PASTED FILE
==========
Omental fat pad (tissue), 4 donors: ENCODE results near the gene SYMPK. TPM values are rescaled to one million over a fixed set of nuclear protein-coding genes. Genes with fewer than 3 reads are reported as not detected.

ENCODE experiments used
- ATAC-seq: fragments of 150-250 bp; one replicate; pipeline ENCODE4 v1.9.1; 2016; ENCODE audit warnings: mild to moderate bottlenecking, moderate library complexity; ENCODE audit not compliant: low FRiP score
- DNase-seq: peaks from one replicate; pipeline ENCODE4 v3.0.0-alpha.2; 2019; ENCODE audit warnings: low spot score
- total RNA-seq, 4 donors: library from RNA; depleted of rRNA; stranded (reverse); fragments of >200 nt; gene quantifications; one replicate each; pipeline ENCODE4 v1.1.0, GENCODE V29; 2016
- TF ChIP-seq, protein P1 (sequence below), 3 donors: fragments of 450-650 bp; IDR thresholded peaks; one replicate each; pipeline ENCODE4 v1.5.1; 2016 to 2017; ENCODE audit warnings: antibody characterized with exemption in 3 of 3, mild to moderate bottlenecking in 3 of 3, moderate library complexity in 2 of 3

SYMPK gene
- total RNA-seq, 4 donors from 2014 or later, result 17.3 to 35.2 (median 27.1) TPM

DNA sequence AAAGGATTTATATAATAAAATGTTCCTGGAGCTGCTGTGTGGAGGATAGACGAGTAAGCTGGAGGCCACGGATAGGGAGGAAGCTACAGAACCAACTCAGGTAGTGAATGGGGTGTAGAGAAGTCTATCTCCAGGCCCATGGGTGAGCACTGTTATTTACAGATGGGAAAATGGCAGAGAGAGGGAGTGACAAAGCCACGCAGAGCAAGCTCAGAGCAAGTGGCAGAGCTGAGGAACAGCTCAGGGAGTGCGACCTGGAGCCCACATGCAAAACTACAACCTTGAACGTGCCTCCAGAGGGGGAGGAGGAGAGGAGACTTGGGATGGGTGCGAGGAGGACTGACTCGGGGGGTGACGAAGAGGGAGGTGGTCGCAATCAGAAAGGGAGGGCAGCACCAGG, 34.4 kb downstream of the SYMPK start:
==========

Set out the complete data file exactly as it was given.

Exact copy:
Omental fat pad (tissue), 4 donors: ENCODE results near the gene SYMPK. TPM values are rescaled to one million over a fixed set of nuclear protein-coding genes. Genes with fewer than 3 reads are reported as not detected.

ENCODE experiments used
- ATAC-seq: fragments of 150-250 bp; one replicate; pipeline ENCODE4 v1.9.1; 2016; ENCODE audit warnings: mild to moderate bottlenecking, moderate library complexity; ENCODE audit not compliant: low FRiP score
- DNase-seq: peaks from one replicate; pipeline ENCODE4 v3.0.0-alpha.2; 2019; ENCODE audit warnings: low spot score
- total RNA-seq, 4 donors: library from RNA; depleted of rRNA; stranded (reverse); fragments of >200 nt; gene quantifications; one replicate each; pipeline ENCODE4 v1.1.0, GENCODE V29; 2016
- TF ChIP-seq, protein P1 (sequence below), 3 donors: fragments of 450-650 bp; IDR thresholded peaks; one replicate each; pipeline ENCODE4 v1.5.1; 2016 to 2017; ENCODE audit warnings: antibody characterized with exemption in 3 of 3, mild to moderate bottlenecking in 3 of 3, moderate library complexity in 2 of 3

SYMPK gene
- total RNA-seq, 4 donors from 2014 or later, result 17.3 to 35.2 (median 27.1) TPM

DNA sequence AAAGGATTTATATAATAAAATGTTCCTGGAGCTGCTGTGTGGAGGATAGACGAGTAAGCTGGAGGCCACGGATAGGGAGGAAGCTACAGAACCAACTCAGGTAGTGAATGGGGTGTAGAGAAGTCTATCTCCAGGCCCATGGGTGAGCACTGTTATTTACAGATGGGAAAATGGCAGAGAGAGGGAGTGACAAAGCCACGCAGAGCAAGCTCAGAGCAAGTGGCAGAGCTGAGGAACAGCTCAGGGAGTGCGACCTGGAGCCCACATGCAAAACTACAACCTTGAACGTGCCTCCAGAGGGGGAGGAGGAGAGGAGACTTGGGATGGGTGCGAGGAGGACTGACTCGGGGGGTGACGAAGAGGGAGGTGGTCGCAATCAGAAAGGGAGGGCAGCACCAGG, 34.4 kb downstream of the SYMPK start: